Sandy Dahl, P.A.-C.
Emergency Medicine, Urgent Care
Spring has sprung. Well, at least it's trying. Spring in the Midwest is lovely, but it's important to keep safety in mind as the weather warms and outdoor activities resume.
Nothing can ruin a beautiful spring day like an accident, so remember these tips as you head out:
The bugs are back, and a sting can cause an allergic reaction. If you're stung, remove the stinger with a quick scrape of a fingernail or credit card edge. Treat reactions, such as redness, swelling, itching or discomfort near the site of the sting, with cold compresses and antihistamines.
Seek immediate medical attention if you have tightness in your chest, difficulty breathing, swelling of your tongue, a hoarse voice, dizziness, nausea or a loss of consciousness.
Spring is the perfect time to clear your yard and landscaping of winter debris. Remember to wear gloves, goggles, sturdy shoes and long pants, especially around machinery.
Use hearing protection when operating machinery. If you have to raise your voice to talk to someone an arm’s length away, the equipment noise can harm your hearing.
The sun's rays in the spring can be surprisingly intense, especially if you've been indoors for most of the winter. When outside, remember to wear a hat, sunglasses and sunscreen, which should be SPF 30 or higher.
With the warmer weather, sun and outdoor activities, also comes the risk of dehydration leading to heat exhaustion or heatstroke. So drink plenty of water and find shade on those warm days.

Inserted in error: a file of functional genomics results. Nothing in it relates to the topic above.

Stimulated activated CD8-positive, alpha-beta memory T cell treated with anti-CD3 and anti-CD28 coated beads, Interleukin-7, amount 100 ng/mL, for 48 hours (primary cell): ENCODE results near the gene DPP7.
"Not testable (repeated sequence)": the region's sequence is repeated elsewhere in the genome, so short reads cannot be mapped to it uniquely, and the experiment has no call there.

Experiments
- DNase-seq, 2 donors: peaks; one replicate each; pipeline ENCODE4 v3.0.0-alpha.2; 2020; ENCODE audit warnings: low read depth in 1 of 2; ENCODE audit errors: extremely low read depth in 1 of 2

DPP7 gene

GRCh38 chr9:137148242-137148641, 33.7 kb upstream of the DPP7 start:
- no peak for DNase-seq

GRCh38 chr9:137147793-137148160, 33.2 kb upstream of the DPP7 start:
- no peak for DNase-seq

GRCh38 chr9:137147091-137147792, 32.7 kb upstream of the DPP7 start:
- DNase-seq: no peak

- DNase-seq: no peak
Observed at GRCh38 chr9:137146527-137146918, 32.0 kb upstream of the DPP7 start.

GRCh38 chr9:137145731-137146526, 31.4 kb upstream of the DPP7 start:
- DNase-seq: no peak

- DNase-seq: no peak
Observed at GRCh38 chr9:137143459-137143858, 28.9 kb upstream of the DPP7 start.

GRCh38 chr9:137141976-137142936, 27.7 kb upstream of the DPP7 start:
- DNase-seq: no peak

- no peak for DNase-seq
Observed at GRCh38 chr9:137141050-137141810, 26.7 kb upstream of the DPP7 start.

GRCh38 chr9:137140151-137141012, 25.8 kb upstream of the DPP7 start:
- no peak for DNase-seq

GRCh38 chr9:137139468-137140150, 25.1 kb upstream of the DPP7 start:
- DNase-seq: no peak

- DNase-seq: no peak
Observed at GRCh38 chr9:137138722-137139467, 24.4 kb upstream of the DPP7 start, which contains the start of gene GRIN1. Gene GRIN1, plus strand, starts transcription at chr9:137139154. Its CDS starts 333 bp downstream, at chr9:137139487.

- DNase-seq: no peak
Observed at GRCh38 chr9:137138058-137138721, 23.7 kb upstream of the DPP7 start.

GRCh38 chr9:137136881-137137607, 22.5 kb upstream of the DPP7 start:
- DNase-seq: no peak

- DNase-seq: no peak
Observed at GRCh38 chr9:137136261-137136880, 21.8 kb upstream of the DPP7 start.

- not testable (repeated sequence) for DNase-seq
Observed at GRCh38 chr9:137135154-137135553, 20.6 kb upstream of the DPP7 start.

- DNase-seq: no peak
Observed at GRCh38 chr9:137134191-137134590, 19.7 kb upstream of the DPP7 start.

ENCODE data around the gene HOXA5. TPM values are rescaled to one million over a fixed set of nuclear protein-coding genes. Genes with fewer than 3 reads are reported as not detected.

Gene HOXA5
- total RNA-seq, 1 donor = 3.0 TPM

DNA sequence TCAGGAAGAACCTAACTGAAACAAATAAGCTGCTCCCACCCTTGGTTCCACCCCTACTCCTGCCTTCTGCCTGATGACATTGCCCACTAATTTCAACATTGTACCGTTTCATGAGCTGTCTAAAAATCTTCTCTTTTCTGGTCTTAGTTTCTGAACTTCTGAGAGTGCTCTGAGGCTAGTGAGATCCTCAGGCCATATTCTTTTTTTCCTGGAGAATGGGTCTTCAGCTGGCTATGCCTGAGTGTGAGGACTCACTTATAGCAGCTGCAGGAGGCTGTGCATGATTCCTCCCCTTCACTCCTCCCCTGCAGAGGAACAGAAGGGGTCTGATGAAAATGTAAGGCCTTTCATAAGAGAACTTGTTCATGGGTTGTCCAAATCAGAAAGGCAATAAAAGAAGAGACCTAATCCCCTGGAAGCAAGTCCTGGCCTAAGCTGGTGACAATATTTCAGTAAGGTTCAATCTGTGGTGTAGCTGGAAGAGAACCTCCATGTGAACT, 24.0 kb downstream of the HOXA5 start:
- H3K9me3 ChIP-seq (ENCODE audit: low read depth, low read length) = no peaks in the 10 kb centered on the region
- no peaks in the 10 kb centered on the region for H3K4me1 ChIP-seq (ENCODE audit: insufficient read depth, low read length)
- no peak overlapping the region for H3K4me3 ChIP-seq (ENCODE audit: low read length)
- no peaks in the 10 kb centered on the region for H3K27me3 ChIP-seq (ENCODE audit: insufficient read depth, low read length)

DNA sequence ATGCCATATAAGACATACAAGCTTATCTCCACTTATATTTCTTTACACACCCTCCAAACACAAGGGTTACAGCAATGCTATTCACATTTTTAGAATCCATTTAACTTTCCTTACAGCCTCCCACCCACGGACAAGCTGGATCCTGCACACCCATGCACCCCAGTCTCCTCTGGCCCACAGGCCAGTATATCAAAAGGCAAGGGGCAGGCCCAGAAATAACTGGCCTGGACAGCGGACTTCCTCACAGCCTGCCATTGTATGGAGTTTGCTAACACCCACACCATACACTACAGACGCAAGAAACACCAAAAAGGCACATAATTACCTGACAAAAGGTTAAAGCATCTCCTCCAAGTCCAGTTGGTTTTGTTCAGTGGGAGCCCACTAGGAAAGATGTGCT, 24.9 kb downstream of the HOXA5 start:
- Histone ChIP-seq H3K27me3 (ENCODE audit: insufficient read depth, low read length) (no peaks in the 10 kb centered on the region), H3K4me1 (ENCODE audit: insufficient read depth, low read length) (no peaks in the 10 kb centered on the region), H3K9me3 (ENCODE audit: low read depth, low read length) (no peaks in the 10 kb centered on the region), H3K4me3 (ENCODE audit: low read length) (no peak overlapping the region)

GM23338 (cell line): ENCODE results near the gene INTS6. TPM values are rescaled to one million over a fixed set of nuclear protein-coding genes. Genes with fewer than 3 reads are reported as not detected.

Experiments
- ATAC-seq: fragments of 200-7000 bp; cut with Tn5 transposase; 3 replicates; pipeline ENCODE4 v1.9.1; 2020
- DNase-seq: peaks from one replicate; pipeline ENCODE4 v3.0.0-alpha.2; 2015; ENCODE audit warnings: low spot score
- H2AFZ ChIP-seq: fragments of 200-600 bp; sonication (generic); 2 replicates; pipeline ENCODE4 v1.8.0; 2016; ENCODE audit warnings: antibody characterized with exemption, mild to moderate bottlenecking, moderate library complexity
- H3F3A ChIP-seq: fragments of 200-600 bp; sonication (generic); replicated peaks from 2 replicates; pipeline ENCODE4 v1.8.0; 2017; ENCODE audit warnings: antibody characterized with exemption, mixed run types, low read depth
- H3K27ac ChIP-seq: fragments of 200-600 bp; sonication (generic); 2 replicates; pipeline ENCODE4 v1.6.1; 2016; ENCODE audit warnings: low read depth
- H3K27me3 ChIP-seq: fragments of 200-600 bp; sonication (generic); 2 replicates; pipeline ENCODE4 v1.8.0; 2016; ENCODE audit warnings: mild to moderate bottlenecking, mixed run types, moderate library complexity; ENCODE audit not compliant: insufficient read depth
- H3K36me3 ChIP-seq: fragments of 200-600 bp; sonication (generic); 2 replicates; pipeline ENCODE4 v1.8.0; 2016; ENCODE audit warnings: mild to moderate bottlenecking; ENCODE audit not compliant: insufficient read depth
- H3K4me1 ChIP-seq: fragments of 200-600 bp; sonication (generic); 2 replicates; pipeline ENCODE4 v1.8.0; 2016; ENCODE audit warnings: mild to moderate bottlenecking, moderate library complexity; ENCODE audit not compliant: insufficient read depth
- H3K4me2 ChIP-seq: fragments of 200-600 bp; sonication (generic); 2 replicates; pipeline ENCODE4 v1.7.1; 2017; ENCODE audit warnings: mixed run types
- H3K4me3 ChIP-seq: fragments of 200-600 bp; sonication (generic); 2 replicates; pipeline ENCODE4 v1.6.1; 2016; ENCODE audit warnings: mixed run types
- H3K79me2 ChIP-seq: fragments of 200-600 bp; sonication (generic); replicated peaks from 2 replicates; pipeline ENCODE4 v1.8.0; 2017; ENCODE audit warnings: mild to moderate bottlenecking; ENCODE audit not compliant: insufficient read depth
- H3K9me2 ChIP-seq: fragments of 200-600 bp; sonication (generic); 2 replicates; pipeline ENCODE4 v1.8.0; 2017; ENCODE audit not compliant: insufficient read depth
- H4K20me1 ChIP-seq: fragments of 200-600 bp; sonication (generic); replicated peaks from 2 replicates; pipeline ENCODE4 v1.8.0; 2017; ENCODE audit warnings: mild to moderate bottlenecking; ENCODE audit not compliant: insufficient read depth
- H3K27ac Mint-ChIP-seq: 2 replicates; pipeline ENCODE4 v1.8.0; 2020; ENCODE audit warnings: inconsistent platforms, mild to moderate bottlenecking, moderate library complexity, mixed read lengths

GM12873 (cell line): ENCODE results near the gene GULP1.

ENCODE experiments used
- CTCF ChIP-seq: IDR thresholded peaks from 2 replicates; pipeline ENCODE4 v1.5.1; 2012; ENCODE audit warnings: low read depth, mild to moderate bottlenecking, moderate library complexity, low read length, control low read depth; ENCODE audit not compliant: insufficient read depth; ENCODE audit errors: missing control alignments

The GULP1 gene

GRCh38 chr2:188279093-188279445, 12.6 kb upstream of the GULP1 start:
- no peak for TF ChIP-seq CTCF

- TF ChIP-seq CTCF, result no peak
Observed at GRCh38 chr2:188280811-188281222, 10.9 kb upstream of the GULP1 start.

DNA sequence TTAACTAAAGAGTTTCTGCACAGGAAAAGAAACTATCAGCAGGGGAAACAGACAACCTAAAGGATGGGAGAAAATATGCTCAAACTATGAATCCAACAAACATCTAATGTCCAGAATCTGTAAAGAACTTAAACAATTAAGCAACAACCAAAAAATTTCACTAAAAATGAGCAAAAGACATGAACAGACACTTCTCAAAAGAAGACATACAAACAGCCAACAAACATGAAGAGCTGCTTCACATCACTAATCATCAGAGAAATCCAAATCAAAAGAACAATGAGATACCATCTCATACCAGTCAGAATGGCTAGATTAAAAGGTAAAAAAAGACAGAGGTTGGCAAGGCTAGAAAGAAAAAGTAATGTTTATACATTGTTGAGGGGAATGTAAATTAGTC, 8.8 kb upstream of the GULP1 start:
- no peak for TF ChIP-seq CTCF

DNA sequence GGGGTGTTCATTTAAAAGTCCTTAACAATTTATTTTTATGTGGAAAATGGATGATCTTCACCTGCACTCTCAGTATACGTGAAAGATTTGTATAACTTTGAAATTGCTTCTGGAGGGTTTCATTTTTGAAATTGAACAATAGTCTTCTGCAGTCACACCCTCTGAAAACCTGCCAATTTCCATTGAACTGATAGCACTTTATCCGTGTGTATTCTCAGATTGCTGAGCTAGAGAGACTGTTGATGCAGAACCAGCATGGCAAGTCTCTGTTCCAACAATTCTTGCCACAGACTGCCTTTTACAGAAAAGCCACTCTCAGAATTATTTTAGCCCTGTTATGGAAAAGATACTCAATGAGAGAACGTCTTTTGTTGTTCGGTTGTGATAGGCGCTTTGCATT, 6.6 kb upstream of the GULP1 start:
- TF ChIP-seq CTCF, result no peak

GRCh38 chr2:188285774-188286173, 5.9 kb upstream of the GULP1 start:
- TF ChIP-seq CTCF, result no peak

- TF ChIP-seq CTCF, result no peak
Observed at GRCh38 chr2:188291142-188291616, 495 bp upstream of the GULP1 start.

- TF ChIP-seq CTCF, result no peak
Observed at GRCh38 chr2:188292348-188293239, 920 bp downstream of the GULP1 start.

The start of daylight saving time is a good reminder to change the batteries in your home's smoke detectors. You should have a detector in each bedroom, outside each sleeping area and on each floor of the house, including the basement. Swap out the batteries and test your smoke detectors when you move your clocks ahead one hour.
You may feel motivated to clear some clutter or look for ways to make your house safer to navigate.
Keep these strategies in mind when cleaning to help avoid slips and falls:
- Remove clutter.
Extra boxes, cords and rugs should be stored in a safe place. All of these and more are fall hazards. Keep your house — inside and out — well-lit. Dark rooms and areas pose greater risks than spaces with adequate lighting.
- Use support as needed.
If you walk with a cane or walker, make sure you use it. Also use hand railings, seating and nonslip treads throughout your home. Don't forget to include your bathroom and shower area.
Household chemicals on shelves, benches and countertops are another common, overlooked danger in the home. Be sure to:
- Store chemicals in original containers. If that's not an option, clearly label the bottle or can.
- Keep cleaners and other toxins out of the reach of children.
- Read warning labels.
- Follow safety instructions.
- Have the Poison Control Centers phone number available: 1-800-222-1222.
- Properly dispose of expired, leaking or contaminated chemicals.
- Don't combine chemicals.
- Be diligent about hand-washing after using cleaners and other chemicals.
It's a good time to evaluate medications in your home. Always keep your medications in their original containers, except for those you place in a daily pill box. Use a pill box to help you take your medications as directed, and always store medication in a safe place.
Never take another person's medication, share yours, or take more or less of a medication than directed. Appropriately dispose of unused or unneeded controlled substances and all old medications.